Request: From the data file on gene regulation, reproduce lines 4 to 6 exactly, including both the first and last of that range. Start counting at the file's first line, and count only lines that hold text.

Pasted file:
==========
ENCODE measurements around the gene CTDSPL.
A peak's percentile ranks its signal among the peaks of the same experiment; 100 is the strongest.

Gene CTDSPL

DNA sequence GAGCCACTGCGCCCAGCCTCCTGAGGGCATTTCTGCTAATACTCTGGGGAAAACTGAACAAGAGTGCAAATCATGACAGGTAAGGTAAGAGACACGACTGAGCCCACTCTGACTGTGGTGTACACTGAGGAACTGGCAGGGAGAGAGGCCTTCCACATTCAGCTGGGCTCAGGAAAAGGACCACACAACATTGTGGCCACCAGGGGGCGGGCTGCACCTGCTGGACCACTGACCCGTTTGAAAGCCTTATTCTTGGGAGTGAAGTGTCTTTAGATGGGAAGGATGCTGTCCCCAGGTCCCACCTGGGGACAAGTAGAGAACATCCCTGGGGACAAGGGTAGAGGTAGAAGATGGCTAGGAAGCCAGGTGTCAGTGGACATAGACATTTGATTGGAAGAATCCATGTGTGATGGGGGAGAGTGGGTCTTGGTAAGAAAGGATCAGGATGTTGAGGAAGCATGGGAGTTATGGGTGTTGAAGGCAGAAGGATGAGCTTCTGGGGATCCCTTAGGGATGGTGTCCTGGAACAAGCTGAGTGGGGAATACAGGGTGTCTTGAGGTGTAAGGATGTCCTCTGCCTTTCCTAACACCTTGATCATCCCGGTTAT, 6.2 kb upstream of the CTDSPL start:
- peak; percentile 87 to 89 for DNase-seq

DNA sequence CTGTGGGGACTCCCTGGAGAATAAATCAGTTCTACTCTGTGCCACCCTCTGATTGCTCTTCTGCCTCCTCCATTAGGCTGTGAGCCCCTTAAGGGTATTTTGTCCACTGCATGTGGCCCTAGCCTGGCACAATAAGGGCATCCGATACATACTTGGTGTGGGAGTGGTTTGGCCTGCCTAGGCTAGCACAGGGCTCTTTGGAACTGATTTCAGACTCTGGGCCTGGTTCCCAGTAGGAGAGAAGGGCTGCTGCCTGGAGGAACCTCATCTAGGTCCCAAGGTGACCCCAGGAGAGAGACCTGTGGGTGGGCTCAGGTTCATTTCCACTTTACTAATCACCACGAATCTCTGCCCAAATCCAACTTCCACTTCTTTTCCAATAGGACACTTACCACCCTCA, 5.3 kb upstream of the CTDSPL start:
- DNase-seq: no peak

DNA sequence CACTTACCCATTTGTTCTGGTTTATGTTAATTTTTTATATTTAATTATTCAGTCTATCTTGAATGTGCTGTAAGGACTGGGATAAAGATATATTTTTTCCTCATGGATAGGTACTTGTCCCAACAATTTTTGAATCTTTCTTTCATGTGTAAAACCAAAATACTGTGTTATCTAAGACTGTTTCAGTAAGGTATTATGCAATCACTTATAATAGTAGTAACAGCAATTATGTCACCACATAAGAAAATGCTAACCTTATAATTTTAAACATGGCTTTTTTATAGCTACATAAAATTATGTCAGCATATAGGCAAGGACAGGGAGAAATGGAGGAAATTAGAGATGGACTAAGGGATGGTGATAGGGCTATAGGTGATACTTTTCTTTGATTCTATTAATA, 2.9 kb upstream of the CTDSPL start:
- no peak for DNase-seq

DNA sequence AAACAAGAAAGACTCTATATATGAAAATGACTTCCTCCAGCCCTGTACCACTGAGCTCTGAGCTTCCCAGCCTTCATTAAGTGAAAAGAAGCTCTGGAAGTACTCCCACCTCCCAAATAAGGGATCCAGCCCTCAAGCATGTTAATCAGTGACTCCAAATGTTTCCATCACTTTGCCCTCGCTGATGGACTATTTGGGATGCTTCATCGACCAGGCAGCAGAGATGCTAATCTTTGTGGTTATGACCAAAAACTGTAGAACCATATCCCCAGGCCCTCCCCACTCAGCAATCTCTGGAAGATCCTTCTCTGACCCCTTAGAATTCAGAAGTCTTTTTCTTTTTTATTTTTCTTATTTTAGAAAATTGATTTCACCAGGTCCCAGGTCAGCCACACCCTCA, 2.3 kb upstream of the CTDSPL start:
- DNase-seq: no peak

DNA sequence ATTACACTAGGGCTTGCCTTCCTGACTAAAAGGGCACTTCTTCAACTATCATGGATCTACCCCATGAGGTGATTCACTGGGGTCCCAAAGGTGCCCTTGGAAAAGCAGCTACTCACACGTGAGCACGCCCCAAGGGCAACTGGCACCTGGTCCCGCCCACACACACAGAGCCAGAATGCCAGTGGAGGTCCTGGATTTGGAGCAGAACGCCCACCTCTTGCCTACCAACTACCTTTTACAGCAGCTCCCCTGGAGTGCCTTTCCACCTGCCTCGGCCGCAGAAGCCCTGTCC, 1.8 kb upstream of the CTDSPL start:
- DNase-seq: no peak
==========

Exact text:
DNA sequence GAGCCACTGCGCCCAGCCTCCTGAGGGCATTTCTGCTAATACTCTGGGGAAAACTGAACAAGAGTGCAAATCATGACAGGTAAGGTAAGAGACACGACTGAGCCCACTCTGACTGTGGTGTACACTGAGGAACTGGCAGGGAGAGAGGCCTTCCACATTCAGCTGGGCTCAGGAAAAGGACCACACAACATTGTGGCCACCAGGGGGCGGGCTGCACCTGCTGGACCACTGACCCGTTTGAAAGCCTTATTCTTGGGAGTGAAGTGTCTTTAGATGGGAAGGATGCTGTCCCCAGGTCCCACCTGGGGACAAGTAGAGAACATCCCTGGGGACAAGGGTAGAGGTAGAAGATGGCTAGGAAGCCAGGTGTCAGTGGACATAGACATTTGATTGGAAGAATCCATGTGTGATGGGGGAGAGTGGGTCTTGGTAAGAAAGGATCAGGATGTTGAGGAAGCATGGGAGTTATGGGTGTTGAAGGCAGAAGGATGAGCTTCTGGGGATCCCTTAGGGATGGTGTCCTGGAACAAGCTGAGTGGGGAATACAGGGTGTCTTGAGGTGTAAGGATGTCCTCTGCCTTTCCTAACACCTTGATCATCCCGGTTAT, 6.2 kb upstream of the CTDSPL start:
- peak; percentile 87 to 89 for DNase-seq

DNA sequence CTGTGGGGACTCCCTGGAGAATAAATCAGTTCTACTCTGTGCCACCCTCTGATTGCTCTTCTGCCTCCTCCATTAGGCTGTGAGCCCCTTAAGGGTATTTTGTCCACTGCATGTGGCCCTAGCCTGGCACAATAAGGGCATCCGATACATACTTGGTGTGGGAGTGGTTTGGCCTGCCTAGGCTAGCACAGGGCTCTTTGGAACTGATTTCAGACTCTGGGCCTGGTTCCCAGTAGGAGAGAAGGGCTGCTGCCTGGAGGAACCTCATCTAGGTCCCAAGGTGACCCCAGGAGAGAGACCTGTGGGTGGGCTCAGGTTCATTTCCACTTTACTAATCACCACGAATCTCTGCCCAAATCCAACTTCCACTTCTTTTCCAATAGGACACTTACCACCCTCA, 5.3 kb upstream of the CTDSPL start: